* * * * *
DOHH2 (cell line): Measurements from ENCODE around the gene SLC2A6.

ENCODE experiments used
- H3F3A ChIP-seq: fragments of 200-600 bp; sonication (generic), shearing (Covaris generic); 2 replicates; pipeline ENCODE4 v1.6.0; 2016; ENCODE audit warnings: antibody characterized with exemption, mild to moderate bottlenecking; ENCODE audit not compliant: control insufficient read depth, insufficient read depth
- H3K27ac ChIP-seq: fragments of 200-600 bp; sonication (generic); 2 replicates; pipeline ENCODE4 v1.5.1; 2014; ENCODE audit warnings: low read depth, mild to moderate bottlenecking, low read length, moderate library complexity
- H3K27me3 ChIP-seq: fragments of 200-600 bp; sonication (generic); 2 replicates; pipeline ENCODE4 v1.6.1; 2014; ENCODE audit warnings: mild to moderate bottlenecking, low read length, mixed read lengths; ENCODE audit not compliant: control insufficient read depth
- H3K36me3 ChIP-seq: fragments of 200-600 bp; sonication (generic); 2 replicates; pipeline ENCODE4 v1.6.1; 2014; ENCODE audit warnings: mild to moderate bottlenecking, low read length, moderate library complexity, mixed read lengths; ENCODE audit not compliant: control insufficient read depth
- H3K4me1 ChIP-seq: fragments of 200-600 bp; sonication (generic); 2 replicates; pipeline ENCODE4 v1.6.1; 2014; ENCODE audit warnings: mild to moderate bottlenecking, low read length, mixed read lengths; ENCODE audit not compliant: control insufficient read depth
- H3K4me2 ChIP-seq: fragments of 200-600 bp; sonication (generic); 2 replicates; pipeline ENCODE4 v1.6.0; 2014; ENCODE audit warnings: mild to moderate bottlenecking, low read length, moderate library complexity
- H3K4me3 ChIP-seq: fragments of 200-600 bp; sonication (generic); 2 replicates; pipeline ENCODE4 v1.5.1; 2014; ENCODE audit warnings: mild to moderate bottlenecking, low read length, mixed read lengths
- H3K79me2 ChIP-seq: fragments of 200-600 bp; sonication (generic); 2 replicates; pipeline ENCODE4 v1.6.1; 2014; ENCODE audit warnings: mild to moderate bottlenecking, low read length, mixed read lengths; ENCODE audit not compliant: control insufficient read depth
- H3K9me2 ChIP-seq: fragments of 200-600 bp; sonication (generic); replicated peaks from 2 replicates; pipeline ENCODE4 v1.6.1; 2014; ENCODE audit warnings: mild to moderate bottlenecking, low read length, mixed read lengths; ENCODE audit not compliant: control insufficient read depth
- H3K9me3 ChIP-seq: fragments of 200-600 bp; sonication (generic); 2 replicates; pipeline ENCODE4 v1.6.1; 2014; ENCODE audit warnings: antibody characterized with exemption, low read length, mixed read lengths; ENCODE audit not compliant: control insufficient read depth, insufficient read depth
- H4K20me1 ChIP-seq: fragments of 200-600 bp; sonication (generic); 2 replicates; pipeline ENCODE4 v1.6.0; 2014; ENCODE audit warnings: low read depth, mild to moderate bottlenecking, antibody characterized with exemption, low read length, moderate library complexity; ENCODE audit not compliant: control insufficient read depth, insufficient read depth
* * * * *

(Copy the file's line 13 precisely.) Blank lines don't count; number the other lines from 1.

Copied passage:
- H4K20me1 ChIP-seq: fragments of 200-600 bp; sonication (generic); 2 replicates; pipeline ENCODE4 v1.6.0; 2014; ENCODE audit warnings: low read depth, mild to moderate bottlenecking, antibody characterized with exemption, low read length, moderate library complexity; ENCODE audit not compliant: control insufficient read depth, insufficient read depth